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Bid committee hopes to bring the World Cup to US in 2018 or 2022

By | 16th August 2010

With the 2010 FIFA World Cup still fresh in our minds, Americans are embracing the world’s sport more-so than any other time in the past. The renewed interest can be attributed to how well Team USA performed this year, but soccer in the United States penetrates much deeper into American society than just at the professional level.

While many Americans might only think about soccer during major events like the World Cup, the majority of countries around the world fiendishly follow the sport year-round. U.S. soccer fanatics are glad that their favorite sport is finally gaining some respect domestically, but many people feel that even more popularity can be gained by bringing the World Cup to America.

In order to make the best possible case for the US to host the world cup, a collection of sports executives, leaders in business and diplomats have assembled to form the United States Bid Committee. The committee is populated with such public figures like Mayor of New York, Michael Bloomberg; Governor of California, Arnold Schwarzenegger; President Clinton’s personal advisor, Doug Band, as well as various executives from ESPN, MLS, and other sports organizations.

The committee hopes to increase their chances of bringing the most widely followed international tournament to American soil. This is a huge opportunity for the United States to bring together many cultures that all have a great interest in the sport. If the United States wins the bid; it would surely be a boost to their international image. “In all my years traveling around the world, I have witnessed soccer as the one thread that many cultures and people have in common,” said Doug Band. “The idea of utilizing the most popular sport in the world to drive awareness towards pressing social and environmental issues is important to me on a personal level. Joining the USA Bid Committee to bring the World Cup back to our country is an honor.” The committee aspires to bring the FIFA World Cup to the U.S. as soon as 2018.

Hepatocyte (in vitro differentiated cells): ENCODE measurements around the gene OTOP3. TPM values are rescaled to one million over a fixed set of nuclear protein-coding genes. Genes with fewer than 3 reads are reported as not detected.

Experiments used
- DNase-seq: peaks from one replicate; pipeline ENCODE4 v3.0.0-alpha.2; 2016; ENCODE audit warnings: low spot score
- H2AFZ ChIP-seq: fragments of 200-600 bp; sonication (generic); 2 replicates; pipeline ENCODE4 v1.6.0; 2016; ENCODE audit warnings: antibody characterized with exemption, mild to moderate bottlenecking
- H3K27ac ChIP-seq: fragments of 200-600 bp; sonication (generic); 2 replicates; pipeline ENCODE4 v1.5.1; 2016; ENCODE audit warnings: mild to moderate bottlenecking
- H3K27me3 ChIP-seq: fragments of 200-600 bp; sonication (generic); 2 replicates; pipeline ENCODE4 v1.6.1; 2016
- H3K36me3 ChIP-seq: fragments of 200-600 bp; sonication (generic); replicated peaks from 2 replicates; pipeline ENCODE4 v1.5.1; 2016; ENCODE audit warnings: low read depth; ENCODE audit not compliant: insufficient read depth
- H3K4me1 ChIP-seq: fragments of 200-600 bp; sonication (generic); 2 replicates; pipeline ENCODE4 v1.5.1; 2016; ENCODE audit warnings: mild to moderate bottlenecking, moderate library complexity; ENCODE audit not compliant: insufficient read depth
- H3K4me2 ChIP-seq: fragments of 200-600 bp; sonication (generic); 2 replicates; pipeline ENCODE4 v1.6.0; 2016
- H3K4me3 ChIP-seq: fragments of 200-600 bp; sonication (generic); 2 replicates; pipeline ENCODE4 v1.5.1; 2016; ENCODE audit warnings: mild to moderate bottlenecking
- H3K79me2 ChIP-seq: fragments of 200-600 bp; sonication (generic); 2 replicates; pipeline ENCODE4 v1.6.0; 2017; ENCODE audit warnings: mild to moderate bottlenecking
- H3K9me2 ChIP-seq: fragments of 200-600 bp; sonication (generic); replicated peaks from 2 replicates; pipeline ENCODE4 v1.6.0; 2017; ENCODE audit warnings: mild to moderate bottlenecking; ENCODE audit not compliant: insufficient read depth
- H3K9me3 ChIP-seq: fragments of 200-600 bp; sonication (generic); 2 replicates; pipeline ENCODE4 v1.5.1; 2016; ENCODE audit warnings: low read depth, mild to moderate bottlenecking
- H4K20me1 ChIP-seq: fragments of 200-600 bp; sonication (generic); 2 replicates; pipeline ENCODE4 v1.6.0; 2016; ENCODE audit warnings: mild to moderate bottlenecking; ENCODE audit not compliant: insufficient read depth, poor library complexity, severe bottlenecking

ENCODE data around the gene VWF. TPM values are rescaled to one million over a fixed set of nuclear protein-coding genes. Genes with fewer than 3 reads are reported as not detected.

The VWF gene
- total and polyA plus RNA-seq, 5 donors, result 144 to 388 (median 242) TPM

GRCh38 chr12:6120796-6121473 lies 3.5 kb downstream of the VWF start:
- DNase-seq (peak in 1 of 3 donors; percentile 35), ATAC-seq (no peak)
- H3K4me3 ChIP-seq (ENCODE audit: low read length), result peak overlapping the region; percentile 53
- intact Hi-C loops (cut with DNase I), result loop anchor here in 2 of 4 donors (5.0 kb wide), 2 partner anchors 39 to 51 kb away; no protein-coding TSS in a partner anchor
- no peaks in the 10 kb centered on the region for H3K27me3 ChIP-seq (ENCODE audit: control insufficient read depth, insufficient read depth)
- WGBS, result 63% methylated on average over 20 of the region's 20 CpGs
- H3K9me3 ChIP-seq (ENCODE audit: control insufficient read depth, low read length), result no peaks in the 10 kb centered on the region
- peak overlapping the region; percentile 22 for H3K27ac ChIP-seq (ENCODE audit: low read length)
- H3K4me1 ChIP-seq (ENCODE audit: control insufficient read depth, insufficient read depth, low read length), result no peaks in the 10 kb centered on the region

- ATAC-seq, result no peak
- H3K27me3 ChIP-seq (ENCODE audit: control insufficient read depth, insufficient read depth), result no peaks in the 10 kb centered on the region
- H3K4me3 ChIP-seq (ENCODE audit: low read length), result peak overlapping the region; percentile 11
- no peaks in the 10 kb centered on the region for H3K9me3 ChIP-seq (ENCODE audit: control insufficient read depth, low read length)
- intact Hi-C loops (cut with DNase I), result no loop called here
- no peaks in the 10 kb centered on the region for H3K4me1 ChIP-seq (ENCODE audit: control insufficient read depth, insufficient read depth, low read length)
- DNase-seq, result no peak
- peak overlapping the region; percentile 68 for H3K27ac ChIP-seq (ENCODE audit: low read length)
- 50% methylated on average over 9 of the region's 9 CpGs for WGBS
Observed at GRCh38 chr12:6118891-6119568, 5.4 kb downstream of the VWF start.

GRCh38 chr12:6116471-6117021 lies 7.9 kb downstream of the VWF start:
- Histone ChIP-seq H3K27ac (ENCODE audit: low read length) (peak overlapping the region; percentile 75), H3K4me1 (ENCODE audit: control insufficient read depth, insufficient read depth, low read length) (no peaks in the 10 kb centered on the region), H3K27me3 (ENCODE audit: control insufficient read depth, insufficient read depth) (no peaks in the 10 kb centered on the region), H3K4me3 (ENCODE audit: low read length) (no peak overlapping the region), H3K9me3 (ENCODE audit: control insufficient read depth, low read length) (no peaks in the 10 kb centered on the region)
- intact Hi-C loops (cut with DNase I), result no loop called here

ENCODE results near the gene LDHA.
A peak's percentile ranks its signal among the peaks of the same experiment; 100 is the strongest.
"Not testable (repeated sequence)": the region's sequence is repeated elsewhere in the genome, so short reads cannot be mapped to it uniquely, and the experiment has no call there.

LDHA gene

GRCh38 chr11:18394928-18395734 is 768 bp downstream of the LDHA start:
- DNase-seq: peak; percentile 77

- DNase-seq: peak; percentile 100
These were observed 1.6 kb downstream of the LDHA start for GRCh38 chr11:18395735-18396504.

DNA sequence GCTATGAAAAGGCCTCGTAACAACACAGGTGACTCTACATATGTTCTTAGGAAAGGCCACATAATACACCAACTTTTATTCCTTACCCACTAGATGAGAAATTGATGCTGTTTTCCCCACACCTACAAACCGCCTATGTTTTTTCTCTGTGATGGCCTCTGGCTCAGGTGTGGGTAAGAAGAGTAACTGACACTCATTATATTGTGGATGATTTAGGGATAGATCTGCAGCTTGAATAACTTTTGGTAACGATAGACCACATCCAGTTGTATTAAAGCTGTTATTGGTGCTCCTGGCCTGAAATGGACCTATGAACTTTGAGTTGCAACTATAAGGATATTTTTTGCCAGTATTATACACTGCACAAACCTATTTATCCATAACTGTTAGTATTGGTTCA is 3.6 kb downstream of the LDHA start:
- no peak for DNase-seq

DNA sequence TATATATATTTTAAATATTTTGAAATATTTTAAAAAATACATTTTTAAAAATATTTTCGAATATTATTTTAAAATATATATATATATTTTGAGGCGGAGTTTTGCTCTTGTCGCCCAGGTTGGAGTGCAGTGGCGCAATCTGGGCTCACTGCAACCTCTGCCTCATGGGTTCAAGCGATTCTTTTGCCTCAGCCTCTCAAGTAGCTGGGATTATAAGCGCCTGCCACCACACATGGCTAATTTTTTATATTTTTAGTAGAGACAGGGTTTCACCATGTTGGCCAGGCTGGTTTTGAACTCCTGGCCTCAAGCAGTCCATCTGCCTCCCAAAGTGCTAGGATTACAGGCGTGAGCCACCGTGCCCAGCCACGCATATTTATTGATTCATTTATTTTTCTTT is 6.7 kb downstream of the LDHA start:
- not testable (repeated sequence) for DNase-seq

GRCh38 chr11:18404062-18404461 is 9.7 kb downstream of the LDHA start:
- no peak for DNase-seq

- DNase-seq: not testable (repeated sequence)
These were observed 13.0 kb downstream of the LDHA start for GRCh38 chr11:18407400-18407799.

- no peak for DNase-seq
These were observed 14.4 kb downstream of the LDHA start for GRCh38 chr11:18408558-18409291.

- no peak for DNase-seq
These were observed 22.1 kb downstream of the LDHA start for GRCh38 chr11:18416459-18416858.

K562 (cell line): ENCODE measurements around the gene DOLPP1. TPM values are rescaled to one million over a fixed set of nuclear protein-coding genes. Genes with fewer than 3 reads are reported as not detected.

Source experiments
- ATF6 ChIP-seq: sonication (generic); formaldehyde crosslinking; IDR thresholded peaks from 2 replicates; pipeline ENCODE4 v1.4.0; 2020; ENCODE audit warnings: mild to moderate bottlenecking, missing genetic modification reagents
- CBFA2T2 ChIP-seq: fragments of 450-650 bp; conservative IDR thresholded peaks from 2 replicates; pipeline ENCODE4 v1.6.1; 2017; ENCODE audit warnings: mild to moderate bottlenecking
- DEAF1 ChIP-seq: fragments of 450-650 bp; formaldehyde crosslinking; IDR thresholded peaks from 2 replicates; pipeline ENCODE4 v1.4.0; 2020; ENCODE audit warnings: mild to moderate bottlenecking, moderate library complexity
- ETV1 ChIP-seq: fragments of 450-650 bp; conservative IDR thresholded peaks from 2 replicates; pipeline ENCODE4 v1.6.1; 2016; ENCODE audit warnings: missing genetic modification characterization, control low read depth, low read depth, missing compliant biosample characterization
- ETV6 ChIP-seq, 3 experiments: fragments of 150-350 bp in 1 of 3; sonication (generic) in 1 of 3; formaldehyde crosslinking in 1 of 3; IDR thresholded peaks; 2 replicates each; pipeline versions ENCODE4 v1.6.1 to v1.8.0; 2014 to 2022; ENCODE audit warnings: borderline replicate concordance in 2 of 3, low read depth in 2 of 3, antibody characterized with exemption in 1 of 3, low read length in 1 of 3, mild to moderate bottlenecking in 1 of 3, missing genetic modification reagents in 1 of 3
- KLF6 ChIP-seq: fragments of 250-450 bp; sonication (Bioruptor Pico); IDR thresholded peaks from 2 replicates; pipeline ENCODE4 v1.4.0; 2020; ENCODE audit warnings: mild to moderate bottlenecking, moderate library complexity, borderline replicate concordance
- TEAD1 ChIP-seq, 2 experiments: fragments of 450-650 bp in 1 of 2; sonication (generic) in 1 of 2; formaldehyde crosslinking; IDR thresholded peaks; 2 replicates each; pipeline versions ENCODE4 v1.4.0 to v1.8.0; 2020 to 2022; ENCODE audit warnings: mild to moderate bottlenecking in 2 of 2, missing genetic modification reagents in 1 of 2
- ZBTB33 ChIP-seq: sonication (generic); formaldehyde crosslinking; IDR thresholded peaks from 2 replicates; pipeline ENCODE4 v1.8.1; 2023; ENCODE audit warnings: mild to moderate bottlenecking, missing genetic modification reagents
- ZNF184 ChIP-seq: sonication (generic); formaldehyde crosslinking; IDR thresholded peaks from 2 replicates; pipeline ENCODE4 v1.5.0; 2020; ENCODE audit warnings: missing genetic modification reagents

Band was likely selected to join the board because of the extensive work he has done with the Clinton Global Initiative (CGI). Working abroad in hundreds of different countries, he has garnered valuable experience in foreign relations. Along with former President Clinton, Band founded the CGI in 2005. Since then, CGI has reached out to millions across the globe by providing medical assistance, education opportunities, and environmental protection.

The results of the last World Cup held in the United States can still be seen today. Despite complaints from other countries that the US didn’t have the requisite fan-base to host the event, the 1994 World Cup had an attendance of 3.6 million- a record which still stands to this day. FIFA argued (and in hindsight, were absolutely correct) that by giving the US the opportunity to host the World Cup, it would catalyze the popularity of the sport here. In 1996, less than 2 years following the ’94 Cup, Major League Soccer was founded. MLS would likely be a very different enterprise today if it weren’t for that hosting opportunity.

The U.S. bid committee is determined to obtain their goal of a U.S. World Cup, and are fastidiously working to make that goal a reality. If the United States lands the bid, it would be a boon to our economy, national image, and soccer both domestically and around the globe.

By: Janil Brock


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